Epic VP Mark Rein says Sony's decision to incorporate off-the-shelf PC components in the Playstation 4 (PS4) is a good one for devs and gamers alike.
"I think it's a very smart move on Sony's behalf to build this sort of enhanced PC architecture and then put so much in it. Let's not forget it has 16 times the memory we had in PlayStation 3 - that's not insignificant. Knowing that every machine has that... we can do crazy, ridiculous stuff with that," Rein told CVG during a recent interview.
"The other exciting thing is that... when you think about Windows, even Windows for most people is tied to about 2GB of addressable memory space. This really opens up beyond what most PCs can do, because most PCs are running a 32-bit version of Windows. It's like giving you the world's best PC. The kind of stuff that they announced that they're doing, the level of convenience and things like that, they're making a really perfect gaming PC."
Meanwhile, Wedbush Morgan analyst Michael Pachter says he believes the next generation of consoles will "dazzle" consumers, prompting them to upgrade their aging PS4s and Xbox 360s.
"We have details only on the PS4, which is approximately four times as powerful (in terms of data processing power) than the PS3; we expect the next Xbox to be similarly powered, meaning an increase in processing power of around 8x. Many investors remain skeptical that these improvements do not allow for a dramatic improvement in graphical quality for next-generation games; while we think this is more of a function of the current state of display technology, we tend to agree that next-generation games will not be significantly more visually stunning than current-generation games," Pachter opined in a recent industry note.
"However, we think that improvements in facial and voice recognition technology, and dramatic increases in memory may allow for 'smarter' game characters, who may react to and adapt to the style of game play. We expect consumers to be dazzled by the next-generation consoles, and think that rich multimedia functionality may be sufficient to induce most to consider upgrading. Ultimately, we think that software will drive the purchase decision for most consumers, and we expect a significant number of high-quality and high-profile games to launch for next-generation consoles in 2014."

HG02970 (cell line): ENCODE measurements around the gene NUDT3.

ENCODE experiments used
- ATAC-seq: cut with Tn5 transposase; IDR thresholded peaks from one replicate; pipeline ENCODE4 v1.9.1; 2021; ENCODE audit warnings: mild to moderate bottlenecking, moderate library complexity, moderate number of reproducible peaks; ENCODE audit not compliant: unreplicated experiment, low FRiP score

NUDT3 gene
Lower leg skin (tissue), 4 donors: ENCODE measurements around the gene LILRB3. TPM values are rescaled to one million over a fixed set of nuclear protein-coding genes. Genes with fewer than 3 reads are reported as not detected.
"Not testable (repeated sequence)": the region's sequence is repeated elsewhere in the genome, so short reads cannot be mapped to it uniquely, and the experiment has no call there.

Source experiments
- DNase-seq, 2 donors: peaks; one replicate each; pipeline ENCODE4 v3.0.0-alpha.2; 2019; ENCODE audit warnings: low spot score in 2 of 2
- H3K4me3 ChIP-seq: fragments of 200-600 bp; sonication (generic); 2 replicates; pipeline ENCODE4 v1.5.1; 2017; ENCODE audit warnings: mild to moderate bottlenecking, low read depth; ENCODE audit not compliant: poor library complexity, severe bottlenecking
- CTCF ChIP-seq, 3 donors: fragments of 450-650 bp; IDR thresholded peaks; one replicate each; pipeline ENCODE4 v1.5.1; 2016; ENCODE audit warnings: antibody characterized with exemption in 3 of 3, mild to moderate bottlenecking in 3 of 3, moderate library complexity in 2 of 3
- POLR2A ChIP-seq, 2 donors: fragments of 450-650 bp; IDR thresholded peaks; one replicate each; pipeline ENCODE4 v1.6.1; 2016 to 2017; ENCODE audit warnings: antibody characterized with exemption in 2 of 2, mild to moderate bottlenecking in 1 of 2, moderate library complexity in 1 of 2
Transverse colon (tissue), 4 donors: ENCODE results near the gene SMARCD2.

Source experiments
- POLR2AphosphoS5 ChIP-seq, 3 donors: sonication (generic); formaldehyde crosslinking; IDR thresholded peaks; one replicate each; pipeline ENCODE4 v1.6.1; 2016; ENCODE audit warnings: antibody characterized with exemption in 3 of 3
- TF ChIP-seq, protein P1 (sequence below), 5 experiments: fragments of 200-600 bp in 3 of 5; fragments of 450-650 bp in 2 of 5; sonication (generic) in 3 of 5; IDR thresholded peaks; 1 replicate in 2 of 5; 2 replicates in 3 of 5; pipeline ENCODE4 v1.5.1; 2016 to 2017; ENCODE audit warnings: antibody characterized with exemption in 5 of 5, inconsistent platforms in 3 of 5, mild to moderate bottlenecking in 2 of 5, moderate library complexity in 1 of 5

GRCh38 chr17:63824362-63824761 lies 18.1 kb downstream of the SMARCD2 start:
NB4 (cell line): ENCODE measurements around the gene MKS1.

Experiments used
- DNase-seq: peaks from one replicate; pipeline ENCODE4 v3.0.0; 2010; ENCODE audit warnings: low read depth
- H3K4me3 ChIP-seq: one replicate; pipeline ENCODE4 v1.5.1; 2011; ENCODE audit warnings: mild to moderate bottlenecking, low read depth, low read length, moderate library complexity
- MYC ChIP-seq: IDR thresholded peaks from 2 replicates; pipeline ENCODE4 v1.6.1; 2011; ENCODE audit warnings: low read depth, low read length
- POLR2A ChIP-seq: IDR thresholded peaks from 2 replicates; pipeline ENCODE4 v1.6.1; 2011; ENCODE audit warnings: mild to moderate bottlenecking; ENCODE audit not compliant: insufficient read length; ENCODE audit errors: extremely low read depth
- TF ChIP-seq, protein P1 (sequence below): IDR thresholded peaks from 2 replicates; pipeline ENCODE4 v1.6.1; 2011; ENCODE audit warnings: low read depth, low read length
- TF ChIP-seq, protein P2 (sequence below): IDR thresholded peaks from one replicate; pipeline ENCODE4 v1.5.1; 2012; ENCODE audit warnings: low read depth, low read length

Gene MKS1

As TG Daily previously reported, Sony has thus far confirmed a number of specs for its upcoming Playstation 4 (PS4) console, including 8 GB GDDR5 of system RAM, a single-chip accelerated processing unit (APU), 8 AMD x86-64 bit Jaguar (CPU) cores and 18 next-generation AMD (GPU) Radeon-based compute units.
Additional specs? 4x USB 3.0, 2x Ethernet, Bluetooth 2.1, AV output: HDMI, analog-AV out, and digital output (optical) 2.0, 5.1, 7.1 channels, Blu-ray 6xCAV and a 160GB HDD.
According to prominent industry analyst Jon Peddie, it’s probably safe to assume that the chip’s eight x86 Jaguar cores boast 4 MB of L2 cache (512 KB per core) and run at 1.60 GHz (or higher).
"It has dedicated custom hardware blocks (e.g., HEVC video decoders for 4K video support) and AMD graphics core next (GCN) architecture. The GPU packs 18 compute units (CUs) and looks very much like the Radeon HD7850 (with 64 cores, built in 28 nm, it produces 1.76 TFLOPS at 860 MHz)," Peddie explained in a recent industry report sent to TG Daily.
"The 18 CUs in the Orbis chip, with its 1152 shader cores, generate 1.8 TFLOPS.
The AMD Jaguar based CPU will likely include a 128-bit floating-point unit (FPU) with enhancements and double pumping to support 256-bit AVX instructions as well as an innovative integer unit with new hardware divider, larger schedulers, and more out-of-order resources."